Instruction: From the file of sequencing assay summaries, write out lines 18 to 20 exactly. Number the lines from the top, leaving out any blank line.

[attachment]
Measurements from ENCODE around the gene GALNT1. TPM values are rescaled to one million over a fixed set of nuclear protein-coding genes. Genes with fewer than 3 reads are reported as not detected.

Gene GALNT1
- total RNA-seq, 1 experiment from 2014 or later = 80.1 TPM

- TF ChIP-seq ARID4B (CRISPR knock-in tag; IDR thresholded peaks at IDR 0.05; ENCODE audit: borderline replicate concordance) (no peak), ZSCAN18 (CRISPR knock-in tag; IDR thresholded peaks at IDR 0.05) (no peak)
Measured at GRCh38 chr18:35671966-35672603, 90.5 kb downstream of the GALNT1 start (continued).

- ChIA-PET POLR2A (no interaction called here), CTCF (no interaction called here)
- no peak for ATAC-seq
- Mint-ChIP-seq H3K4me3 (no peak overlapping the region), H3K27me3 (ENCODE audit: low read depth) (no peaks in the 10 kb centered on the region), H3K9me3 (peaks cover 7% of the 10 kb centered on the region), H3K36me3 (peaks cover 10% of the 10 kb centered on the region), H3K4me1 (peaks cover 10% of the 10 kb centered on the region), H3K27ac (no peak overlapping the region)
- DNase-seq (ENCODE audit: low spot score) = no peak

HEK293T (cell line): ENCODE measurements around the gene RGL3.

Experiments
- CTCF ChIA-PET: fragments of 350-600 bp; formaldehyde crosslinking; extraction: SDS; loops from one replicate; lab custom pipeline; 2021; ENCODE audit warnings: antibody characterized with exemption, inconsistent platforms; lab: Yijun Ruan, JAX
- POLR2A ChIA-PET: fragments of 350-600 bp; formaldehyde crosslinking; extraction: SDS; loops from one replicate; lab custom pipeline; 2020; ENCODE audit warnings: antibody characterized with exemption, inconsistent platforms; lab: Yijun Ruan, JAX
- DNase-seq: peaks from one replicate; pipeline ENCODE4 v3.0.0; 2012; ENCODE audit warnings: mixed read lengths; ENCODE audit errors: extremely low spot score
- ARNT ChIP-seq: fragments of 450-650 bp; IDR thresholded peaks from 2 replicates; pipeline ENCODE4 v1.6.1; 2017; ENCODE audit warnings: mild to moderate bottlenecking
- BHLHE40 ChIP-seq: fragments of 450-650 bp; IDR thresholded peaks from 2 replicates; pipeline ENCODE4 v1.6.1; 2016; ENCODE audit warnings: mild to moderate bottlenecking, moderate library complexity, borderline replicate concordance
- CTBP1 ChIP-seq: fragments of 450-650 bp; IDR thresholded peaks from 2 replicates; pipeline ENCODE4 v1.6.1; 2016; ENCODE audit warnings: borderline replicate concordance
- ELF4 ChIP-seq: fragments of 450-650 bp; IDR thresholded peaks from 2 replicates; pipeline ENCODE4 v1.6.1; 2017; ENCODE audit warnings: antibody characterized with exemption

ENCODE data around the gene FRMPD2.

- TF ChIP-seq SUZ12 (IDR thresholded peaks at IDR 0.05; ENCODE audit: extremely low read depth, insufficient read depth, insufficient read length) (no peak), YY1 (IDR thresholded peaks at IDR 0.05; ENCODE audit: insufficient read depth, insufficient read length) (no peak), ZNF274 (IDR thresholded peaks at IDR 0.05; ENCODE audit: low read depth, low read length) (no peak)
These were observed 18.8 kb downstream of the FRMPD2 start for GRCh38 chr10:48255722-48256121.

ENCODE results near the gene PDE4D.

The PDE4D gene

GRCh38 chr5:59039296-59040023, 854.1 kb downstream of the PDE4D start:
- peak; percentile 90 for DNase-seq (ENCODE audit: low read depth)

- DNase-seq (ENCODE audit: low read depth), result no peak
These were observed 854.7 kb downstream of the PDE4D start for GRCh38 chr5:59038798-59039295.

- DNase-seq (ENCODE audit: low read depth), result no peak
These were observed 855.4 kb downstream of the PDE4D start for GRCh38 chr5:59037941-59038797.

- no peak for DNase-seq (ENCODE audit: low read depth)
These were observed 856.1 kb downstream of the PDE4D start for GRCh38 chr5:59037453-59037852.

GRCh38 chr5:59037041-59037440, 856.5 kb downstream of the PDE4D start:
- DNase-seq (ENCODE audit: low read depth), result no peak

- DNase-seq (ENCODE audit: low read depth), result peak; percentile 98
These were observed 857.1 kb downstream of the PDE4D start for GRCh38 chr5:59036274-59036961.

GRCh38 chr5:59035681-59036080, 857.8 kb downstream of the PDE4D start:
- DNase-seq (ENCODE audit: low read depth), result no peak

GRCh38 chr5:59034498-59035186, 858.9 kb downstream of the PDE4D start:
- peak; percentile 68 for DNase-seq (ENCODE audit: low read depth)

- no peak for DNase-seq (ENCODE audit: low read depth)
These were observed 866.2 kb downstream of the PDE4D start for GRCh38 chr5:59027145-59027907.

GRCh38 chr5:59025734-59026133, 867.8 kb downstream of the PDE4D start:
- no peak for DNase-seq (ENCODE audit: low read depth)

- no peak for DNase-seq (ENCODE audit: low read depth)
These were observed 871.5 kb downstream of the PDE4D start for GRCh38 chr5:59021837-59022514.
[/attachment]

- ELF4 ChIP-seq: fragments of 450-650 bp; IDR thresholded peaks from 2 replicates; pipeline ENCODE4 v1.6.1; 2017; ENCODE audit warnings: antibody characterized with exemption

ENCODE data around the gene FRMPD2.

- TF ChIP-seq SUZ12 (IDR thresholded peaks at IDR 0.05; ENCODE audit: extremely low read depth, insufficient read depth, insufficient read length) (no peak), YY1 (IDR thresholded peaks at IDR 0.05; ENCODE audit: insufficient read depth, insufficient read length) (no peak), ZNF274 (IDR thresholded peaks at IDR 0.05; ENCODE audit: low read depth, low read length) (no peak)